Regional cooperation key to growth of tourism – Kagame
President Paul Kagame has said that the African tourism sector can accelerate its pace of growth by increasing regional and continental collaboration which would ease movement of citizens.
Kagame was speaking Tuesday at the opening of the 41st Annual World Tourism Conference which is currently underway in Kigali.
The three-day forum is convened by The Corporate Council on Africa and Africa Travel Association to look into how tourism can be utilised as an engine for economic growth and job creation through innovative business models, new technologies and strategic partnerships.
Kagame said collaboration in areas such as open sky policies, appropriate visa regimes across the continent and visa free movement among others can play a huge role in facilitating the growth of the sector in Africa.
“We need more cooperation on the continent in order to increase the numbers of visitors as well as facilitate trade and investment within Africa. Implementing existing agreements on open skies and easing visa restrictions are steps in the right direction,” the Head of State said.
In light of this, Kagame said that Rwanda had begun implementing initiatives such as as the passport free travel to encourage intra-African tourism and the single tourist visa alongside some members of the East African Community.
“In Rwanda, we also want to strengthen the collaboration in our region and across the continent. A single tourist visa and passport free travel between Kenya, Rwanda and Uganda is already a reality. So is visa on arrival for all Africans,” he added.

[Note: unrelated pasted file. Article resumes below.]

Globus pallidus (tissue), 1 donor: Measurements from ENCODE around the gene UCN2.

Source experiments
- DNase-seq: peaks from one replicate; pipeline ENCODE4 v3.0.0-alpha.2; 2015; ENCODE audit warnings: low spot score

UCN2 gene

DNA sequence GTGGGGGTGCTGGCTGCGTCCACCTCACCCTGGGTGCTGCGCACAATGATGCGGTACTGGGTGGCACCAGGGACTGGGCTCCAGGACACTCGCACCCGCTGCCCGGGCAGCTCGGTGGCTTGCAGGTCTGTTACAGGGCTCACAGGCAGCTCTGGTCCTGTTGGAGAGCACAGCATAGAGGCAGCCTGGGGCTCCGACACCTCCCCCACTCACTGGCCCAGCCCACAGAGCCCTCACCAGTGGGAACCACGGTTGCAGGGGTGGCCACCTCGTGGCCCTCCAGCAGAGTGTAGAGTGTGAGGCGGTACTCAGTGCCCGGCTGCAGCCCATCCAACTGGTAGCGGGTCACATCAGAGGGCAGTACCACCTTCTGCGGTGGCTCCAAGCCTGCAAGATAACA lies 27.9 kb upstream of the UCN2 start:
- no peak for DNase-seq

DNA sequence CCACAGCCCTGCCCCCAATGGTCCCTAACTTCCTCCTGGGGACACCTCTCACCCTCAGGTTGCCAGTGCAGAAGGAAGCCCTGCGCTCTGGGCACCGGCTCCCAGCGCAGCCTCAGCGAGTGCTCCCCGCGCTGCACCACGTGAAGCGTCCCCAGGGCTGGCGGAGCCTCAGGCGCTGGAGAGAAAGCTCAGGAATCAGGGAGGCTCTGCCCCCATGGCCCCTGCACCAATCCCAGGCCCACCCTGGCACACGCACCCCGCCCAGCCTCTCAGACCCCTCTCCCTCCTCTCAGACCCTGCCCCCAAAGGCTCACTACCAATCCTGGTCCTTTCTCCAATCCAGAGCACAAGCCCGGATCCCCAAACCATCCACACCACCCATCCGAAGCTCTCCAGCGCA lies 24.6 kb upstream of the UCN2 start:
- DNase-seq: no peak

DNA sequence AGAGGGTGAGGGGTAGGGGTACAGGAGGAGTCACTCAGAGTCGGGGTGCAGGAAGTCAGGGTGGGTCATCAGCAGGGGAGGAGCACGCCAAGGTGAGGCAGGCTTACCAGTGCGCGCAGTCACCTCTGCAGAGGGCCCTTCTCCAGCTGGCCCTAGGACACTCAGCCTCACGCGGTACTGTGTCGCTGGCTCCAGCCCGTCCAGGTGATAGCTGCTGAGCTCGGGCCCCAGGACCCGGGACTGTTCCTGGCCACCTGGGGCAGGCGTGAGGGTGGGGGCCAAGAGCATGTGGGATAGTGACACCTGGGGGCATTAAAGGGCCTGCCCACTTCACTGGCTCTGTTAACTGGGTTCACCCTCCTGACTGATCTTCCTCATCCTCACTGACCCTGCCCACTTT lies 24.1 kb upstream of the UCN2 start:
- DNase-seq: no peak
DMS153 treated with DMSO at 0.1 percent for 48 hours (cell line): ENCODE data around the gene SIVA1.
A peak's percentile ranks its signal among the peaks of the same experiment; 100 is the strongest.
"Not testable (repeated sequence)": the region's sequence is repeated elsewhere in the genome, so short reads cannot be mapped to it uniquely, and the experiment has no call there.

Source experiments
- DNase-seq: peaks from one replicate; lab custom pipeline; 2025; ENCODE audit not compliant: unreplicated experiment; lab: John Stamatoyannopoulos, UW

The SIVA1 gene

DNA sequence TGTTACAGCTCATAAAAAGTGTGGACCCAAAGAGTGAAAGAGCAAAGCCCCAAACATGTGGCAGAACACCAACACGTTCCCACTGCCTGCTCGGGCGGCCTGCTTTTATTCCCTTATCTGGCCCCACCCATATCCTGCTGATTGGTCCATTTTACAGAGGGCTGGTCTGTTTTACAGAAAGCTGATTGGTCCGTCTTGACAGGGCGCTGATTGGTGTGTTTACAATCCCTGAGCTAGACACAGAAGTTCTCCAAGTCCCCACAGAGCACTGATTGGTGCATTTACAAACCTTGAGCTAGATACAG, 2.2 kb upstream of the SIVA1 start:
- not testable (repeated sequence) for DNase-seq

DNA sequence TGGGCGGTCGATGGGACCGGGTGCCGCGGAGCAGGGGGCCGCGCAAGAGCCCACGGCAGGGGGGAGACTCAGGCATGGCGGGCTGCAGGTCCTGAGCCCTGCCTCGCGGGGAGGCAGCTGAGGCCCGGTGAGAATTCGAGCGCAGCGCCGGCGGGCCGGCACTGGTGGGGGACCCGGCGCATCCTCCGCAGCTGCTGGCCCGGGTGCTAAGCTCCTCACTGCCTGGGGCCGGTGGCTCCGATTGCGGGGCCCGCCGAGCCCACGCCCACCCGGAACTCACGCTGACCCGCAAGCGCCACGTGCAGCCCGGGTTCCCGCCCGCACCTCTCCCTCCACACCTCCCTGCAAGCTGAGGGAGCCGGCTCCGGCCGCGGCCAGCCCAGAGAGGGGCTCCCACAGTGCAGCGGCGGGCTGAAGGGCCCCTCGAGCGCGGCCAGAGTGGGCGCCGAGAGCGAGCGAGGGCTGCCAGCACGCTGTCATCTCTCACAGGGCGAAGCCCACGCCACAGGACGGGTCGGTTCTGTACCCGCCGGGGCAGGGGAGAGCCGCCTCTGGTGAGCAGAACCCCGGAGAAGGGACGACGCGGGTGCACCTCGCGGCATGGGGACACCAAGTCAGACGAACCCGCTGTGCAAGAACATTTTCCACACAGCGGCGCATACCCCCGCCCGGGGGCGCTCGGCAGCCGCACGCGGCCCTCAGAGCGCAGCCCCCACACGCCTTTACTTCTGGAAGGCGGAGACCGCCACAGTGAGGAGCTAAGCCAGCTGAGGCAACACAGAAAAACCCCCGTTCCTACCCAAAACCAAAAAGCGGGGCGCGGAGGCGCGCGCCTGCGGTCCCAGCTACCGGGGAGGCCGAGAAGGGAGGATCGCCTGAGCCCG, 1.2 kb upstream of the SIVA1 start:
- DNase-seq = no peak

The President observed that tourism continues to be a major foreign exchange earner for a number of African countries, including Rwanda and has potential for further growth.
Tourism last year earned Rwanda $404 million with receipts expected to grow by 10 per cent this year to $440 million.
Among the prerequisites for the desired growth and progress, Kagame listed strengthening good governance that enables countries to manage environments that support tourist attractions as well as the revenue they generate.
Highlighting Rwanda’s approach in this, President Kagame said that the government had made sure that the communities around parks and other attractions play a crucial role in conservation as they are direct beneficiaries of these natural resources.
“Rwandans, especially those living around the parks and other attractions have become indispensable in conservation. This is because they understand the value of natural resources and benefit directly from incomes and community projects,” he said.
Other approaches to boost tourism include investments in services and infrastructure aligned to the sector.
“We are investing heavily in services and infrastructure to support the development of the sector. Our national carrier RwandAir continues to expand to destinations in Africa and beyond and we will soon have a more modern base, when the new Bugesera International Airport is completed.
“We are also working to improve the road network and working to invest in conference facilities,” the President said.
RwandAir currently serves about 23 destinations with more set to be launched in coming months.
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